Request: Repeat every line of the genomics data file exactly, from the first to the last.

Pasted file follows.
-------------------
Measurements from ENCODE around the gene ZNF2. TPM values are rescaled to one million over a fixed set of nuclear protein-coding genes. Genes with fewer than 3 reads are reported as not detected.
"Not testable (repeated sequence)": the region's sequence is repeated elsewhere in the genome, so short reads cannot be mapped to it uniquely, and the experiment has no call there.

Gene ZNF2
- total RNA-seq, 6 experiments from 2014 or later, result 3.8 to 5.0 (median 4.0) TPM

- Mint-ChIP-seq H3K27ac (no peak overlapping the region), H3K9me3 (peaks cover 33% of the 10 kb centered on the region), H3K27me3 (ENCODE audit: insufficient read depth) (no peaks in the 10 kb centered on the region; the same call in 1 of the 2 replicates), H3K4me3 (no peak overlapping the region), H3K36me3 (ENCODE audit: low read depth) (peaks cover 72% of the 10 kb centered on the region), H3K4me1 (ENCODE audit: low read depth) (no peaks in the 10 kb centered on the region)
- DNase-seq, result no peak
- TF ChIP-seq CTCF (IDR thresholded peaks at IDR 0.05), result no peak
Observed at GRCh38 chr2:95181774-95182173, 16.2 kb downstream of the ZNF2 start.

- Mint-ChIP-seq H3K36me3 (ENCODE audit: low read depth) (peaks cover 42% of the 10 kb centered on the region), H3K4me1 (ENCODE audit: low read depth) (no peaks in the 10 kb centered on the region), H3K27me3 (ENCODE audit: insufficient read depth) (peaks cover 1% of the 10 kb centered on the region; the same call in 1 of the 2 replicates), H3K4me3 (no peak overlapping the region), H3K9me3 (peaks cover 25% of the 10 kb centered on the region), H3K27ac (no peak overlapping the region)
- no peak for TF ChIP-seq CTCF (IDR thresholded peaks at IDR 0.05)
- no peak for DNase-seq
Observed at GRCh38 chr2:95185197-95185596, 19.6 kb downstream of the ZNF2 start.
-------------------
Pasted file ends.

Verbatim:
Measurements from ENCODE around the gene ZNF2. TPM values are rescaled to one million over a fixed set of nuclear protein-coding genes. Genes with fewer than 3 reads are reported as not detected.
"Not testable (repeated sequence)": the region's sequence is repeated elsewhere in the genome, so short reads cannot be mapped to it uniquely, and the experiment has no call there.

Gene ZNF2
- total RNA-seq, 6 experiments from 2014 or later, result 3.8 to 5.0 (median 4.0) TPM

- Mint-ChIP-seq H3K27ac (no peak overlapping the region), H3K9me3 (peaks cover 33% of the 10 kb centered on the region), H3K27me3 (ENCODE audit: insufficient read depth) (no peaks in the 10 kb centered on the region; the same call in 1 of the 2 replicates), H3K4me3 (no peak overlapping the region), H3K36me3 (ENCODE audit: low read depth) (peaks cover 72% of the 10 kb centered on the region), H3K4me1 (ENCODE audit: low read depth) (no peaks in the 10 kb centered on the region)
- DNase-seq, result no peak
- TF ChIP-seq CTCF (IDR thresholded peaks at IDR 0.05), result no peak
Observed at GRCh38 chr2:95181774-95182173, 16.2 kb downstream of the ZNF2 start.

- Mint-ChIP-seq H3K36me3 (ENCODE audit: low read depth) (peaks cover 42% of the 10 kb centered on the region), H3K4me1 (ENCODE audit: low read depth) (no peaks in the 10 kb centered on the region), H3K27me3 (ENCODE audit: insufficient read depth) (peaks cover 1% of the 10 kb centered on the region; the same call in 1 of the 2 replicates), H3K4me3 (no peak overlapping the region), H3K9me3 (peaks cover 25% of the 10 kb centered on the region), H3K27ac (no peak overlapping the region)
- no peak for TF ChIP-seq CTCF (IDR thresholded peaks at IDR 0.05)
- no peak for DNase-seq
Observed at GRCh38 chr2:95185197-95185596, 19.6 kb downstream of the ZNF2 start.